From: "Peter C. Klanowski" <pck@LyNet.De>
Date: Sat, 29 Jun 1996 03:14:54 +0200
From firstname.lastname@example.org Fri Jun 28 21: 21:50 1996
Sat-ND 96-06-28 - Satellite and Media News
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Confusion following Supreme Court ruling
The US today upheld part of a law allowing cable television firms to
refuse to show sexually explicit programmes on certain channels. It
authorises them to refuse any indecent material on public access channels
(PEG), at least one of which is available in every US cable network.
But other parts of the 1992 Cable Television Consumer Protection Act,
sponsored by conservative North Carolina Republican Jesse Helms, were
struck down by the Supreme Court. Cable operators were obliged to set up a
separate channel for indecent programming and scramble it unless a
subscriber requested it in writing. This provision was declared
unconstitutional as well as certain restrictions for public, educational,
and governmental channels.
"Coupled with the recent federal ruling against Internet censorship, this
decision delivers a real one-two punch to the religious right, which has
prompted these censorship attempts," said Elliot Mineberg, legal director
and general counsel of "People for the American Way." This group had,
amongst others, challenged the Cable Television Consumer Protection Act.
Another group challenging the law, Media Access Project, seems not that
otimistic. It said in a statement that "the Supreme Court has left the
public with more, not less, doubt about how the First Amendment applies to
cable TV. But at least public access channels have gained the freedom they
need to serve as America's electronic town square."
German media authorities have okayed two more theme channels. Giga TV is a
24-hour channel for computer freaks, whereas Zap TV is a German version of
the USA's Prevue Channel. It is yet unclear whether both channels will
start, when and on what satellite they will be launched. There are, of
course, some EUTELSAT transponders available for analogue transmissions.
However, a EUTELSAT-only strategy makes no sense at all without cable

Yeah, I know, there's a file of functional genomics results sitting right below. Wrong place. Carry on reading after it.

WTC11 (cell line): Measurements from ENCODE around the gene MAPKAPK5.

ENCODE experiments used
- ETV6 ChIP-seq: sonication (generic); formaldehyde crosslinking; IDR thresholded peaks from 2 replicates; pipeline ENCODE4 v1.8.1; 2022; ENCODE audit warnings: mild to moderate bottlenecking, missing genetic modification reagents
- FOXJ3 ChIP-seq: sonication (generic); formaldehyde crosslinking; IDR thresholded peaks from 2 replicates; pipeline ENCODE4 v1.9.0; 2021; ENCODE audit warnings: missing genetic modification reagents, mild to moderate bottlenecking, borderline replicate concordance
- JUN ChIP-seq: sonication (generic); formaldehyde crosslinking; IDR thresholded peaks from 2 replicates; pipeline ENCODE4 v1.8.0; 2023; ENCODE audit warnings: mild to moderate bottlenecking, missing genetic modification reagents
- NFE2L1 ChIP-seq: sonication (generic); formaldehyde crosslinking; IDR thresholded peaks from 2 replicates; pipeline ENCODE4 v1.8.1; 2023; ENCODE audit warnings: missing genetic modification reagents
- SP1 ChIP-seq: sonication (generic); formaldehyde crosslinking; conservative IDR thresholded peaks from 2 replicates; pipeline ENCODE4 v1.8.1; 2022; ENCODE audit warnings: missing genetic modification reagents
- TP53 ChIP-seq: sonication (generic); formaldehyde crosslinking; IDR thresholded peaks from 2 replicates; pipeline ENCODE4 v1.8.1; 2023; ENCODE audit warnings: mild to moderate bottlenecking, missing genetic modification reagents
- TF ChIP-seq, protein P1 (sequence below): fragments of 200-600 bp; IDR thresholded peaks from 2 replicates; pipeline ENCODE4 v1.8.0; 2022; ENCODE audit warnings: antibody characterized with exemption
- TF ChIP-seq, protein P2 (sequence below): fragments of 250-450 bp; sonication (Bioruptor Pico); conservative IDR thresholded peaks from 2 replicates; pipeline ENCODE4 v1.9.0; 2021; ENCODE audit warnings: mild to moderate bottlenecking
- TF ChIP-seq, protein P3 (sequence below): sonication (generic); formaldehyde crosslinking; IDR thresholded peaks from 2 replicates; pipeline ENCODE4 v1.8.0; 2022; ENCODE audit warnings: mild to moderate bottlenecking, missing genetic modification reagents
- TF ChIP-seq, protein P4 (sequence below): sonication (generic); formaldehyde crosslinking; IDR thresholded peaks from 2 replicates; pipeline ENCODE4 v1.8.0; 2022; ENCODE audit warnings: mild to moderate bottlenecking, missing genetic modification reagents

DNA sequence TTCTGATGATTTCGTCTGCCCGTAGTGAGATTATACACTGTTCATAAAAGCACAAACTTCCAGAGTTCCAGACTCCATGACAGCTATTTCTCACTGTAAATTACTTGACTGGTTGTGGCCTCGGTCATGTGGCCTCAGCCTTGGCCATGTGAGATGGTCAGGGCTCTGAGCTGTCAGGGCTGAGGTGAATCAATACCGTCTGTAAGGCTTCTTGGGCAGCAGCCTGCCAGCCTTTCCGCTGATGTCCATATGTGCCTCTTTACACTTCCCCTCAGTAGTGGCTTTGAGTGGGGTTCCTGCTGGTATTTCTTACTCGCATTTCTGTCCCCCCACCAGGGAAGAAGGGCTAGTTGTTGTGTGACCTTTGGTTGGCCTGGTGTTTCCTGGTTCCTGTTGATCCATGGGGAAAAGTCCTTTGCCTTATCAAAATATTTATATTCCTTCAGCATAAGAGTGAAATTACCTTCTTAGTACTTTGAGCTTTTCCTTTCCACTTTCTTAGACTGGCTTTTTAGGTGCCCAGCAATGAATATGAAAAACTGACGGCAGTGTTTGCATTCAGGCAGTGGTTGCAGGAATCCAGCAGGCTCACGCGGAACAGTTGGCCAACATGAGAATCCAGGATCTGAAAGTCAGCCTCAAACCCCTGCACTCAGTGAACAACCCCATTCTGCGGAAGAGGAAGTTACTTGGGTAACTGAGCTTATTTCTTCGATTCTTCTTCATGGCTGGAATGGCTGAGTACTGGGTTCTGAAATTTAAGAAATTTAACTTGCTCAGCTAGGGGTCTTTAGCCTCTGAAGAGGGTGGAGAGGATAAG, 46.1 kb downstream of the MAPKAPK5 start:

distribution, and even an ASTRA transponder probably won't be sufficient.
Unfortunately, German cable networks are already crammed with other TV
channels. Even worse, each of the country's sixteen partial states has
different rules for allocating cable channels to broadcasters.
Intelsat standard out of fashion
There are first signs for a saturation in the market for certain satellite
uplink stations. Spar Aerospace Ltd. from Mississauga, Ontario announced
it will be discontinuing its Major Systems satellite earth station
operations, supplying systems integration for Intelsat standard-type earth
stations. According to Spar, a manufacturer of aerospace, communications
and software products, the market is declining.
By Dr. Sarmaz
American Sky Broadcasting and SkyMCI have chosen a site in Arizona for an
advanced satellite and data uplink facility and broadcast operations
centre. Both companies are joint ventures between Rupert Murdoch's News
Corp. and MCI Communications Corp. Their digital TV package is expected to
be launched on two direct broadcast satellites (DBS) within two or three
years from now.
In January, MCI paid US$682.5 million for the last remaining DBS license
it won at a Federal Communications Commission auction.
It wasn't a real surprise that the encryption technology used by DirecTV,
the first direct broadcast satellite system, was cracked. The technology
was supplied by Rupert Murdoch's News Datacom Ltd who has also had serious
problems keeping Murdoch's analogue BSkyB channels, solely intended for
the UK and Ireland, from being watched on the Continent.
DirecTV and News Datacom now have filed a civil suit against 22
individuals and entities who allegedly made and sold pirate cards that
allowed users to receive DirecTV programming signals without payment and
thus illegally, at least in the USA.
Zeroes and ones
Freedom of speech? Oh well, ask Bill. Microsoft Corp chairman Bill Gates
today spoke at a news conference to mark the launch of the Chinese version
of Windows NT 3.51. Of course, the Internet was an issue.
What did Mr Gates say? Not this: "China is attempting to restrict
political expression broadly, in the name of security and social
stability. It requires users of the Internet and electronic mail to
register." No, no – that was just what he wrote in his column in the New
York Times on March 27, 1996.
Today, he had this to say: "Every country has some issue about what kind
of publishing they want to restrict on the Internet, be it pornography or
political statements; lots of governments are wrestling with this. We
think that some approach will be found inside companies or inside the
country whereby there will be widespread use of the Internet without any
difficulties." Read: Never mind, let's do business.
China is expected to have 120,000 Internet users, who are required to
register with the police, by the end of 1996. The number of is expected to
reach one million by the end of 2000 – less than 0.1 percent of the
The Web Site of MSNBC, the planned news channel by Microsoft and NBC, was
down yesterday. Or rather, it wasn't just down, it was kicked out of
cyberspace. According to InterNIC, the organisation that registers
Internet addresses, the domain name msnbc.com was on hold. MSNBC obviously
forget to pay the US$100 required of anybody who wants to register a
domain name. However, the site was available again today.
MSNBC's television channel is due to launch mid-July, replacing NBC's
America's Talking in cable networks.
Copyright 1996 by Peter C. Klanowski, pck@LyNet.De. All rights reserved.
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